Students who submitted college applications weeks ago are receiving Letters of Acceptance already. Those affirmations make everyone happy. Congratulations!

It is not uncommon, not at all, for a scholarship to be awarded along with the acceptance letter. That is also a good thing and, again, congrats.

What is it not, however?

  • It is not truly a scholarship as much as it is a discount off of the price. In other words, no money will ever exchange hands. The college is just offering to charge you less.

  • It is possible the scholarship is for only the first year; not renewable for years two, three and four. Be sure to ask.

  • It is contingent. Contingencies include your senior year of high school grades, your personal deportment both in school and in your community (i.e. don't get busted for doing something stupid) and whether you commit by any deadlines mentioned in the letter.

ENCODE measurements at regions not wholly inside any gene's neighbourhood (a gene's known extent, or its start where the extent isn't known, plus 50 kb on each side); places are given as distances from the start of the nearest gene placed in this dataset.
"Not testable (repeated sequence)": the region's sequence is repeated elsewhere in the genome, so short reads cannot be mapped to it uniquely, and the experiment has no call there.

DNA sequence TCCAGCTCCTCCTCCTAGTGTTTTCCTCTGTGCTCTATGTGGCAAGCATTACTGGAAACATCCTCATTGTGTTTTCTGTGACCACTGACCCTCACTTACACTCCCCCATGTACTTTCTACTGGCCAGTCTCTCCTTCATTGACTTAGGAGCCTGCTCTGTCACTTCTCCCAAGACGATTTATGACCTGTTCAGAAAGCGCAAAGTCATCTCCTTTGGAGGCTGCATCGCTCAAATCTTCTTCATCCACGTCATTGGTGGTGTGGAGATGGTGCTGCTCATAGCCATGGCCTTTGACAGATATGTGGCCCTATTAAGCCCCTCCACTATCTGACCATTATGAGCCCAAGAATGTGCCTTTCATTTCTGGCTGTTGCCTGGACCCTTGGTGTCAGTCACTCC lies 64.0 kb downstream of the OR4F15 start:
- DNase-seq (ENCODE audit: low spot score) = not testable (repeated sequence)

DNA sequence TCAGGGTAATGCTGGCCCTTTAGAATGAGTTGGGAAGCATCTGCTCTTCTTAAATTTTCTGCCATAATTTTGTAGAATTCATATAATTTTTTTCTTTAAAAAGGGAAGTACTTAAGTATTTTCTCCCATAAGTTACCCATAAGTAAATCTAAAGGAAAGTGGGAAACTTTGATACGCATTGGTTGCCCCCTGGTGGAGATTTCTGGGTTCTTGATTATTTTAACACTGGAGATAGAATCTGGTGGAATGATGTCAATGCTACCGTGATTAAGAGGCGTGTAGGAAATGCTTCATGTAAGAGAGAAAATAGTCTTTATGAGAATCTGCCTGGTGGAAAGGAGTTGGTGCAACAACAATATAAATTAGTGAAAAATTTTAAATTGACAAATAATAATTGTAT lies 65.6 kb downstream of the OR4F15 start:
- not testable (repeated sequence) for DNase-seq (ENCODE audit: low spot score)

• Finally, and most important, it is not the final and formal offer of financial aid. That will come, typically, in late March/early April.

What is that scholarship then?

An enticement to commit before you hear from any other colleges.

Therefore, wait. Wait until at least the end of 2020. By then you will likely have heard from every college to which you applied. If, by then, there are schools from which you have no formal letter of acceptance (or denial of admission) call the school(s) and check on the status of your application.

That last thing reminds me to remind you to check NOW with every college on your list. Make certain they have every requirement in hand. Don't wait. Deadlines are hard stops in college admissions.